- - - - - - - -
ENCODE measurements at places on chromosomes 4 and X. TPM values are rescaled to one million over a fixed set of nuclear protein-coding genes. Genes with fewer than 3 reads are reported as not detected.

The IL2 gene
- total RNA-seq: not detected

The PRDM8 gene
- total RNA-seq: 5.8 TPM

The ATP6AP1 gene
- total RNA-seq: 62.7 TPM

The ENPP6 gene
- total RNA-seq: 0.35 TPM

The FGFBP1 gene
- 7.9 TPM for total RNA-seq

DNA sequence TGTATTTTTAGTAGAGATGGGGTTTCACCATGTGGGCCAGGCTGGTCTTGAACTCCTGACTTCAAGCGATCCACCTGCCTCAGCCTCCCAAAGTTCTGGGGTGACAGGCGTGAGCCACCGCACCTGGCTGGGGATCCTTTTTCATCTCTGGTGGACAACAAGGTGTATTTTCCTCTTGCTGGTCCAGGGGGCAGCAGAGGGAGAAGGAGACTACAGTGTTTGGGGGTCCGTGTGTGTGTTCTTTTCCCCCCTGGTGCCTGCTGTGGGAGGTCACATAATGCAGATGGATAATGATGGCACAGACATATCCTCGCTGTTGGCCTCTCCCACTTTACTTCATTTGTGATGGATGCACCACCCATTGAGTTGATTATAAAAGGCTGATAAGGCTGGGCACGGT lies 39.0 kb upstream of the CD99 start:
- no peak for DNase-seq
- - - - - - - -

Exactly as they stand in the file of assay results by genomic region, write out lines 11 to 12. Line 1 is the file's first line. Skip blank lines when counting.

- 7.9 TPM for total RNA-seq

DNA sequence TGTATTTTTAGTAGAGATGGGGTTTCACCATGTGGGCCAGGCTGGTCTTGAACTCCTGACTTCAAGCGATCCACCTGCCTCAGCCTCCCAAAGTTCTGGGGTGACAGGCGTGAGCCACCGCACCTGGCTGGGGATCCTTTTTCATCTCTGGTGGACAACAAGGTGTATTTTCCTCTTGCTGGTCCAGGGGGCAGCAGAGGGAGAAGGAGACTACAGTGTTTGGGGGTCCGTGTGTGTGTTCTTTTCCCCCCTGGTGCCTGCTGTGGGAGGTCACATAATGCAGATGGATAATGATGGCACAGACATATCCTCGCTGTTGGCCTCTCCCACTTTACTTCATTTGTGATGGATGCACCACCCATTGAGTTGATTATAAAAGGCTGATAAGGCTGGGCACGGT lies 39.0 kb upstream of the CD99 start: